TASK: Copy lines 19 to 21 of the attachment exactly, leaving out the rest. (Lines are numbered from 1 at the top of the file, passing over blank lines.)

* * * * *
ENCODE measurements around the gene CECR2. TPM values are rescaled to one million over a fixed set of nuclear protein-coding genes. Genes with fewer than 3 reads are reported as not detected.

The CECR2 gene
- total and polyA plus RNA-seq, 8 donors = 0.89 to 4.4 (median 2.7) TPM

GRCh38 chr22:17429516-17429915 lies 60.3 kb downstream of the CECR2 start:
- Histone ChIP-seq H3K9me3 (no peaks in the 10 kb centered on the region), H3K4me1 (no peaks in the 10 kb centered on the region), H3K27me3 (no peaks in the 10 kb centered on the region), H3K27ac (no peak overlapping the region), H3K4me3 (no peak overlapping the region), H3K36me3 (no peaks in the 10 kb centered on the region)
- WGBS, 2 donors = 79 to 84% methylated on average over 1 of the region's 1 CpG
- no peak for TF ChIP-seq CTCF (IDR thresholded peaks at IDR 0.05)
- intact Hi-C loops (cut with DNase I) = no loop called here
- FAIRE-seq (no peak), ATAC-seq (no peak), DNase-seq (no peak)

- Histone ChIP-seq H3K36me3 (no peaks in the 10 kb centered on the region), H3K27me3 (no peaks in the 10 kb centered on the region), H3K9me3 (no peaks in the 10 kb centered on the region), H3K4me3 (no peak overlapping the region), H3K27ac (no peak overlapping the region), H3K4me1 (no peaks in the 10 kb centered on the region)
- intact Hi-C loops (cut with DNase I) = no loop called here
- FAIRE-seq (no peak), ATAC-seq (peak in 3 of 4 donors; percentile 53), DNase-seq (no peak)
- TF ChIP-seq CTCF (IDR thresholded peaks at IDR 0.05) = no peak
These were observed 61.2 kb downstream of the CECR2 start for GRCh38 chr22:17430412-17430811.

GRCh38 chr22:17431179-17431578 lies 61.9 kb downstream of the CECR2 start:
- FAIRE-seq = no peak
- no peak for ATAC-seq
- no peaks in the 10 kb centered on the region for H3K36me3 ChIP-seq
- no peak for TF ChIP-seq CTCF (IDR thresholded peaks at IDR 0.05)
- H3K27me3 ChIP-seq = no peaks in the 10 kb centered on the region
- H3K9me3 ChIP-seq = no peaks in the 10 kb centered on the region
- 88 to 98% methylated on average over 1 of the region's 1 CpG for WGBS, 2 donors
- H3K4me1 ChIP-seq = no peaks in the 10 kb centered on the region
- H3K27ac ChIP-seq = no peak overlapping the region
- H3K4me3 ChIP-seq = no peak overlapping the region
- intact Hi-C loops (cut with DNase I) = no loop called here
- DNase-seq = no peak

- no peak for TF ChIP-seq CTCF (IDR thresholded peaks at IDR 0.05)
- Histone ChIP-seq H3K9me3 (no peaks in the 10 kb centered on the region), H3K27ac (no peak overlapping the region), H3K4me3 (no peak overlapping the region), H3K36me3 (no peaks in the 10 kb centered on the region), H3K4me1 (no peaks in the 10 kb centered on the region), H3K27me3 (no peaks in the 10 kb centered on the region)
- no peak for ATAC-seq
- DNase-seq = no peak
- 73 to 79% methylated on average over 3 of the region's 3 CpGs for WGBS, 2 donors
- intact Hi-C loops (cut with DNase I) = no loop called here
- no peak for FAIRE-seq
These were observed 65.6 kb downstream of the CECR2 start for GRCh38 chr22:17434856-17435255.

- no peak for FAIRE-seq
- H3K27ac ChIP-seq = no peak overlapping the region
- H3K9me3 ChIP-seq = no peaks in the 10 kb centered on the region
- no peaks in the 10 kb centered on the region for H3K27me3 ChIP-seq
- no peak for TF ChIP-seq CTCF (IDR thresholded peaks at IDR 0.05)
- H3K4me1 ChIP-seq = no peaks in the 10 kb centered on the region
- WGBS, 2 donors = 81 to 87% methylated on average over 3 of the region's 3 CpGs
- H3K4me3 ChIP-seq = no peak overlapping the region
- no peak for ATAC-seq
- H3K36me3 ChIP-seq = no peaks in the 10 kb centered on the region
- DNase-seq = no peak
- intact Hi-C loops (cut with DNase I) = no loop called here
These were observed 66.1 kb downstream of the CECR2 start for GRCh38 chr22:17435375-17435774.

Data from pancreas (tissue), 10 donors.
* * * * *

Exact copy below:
- no peak for TF ChIP-seq CTCF (IDR thresholded peaks at IDR 0.05)
- H3K27me3 ChIP-seq = no peaks in the 10 kb centered on the region
- H3K9me3 ChIP-seq = no peaks in the 10 kb centered on the region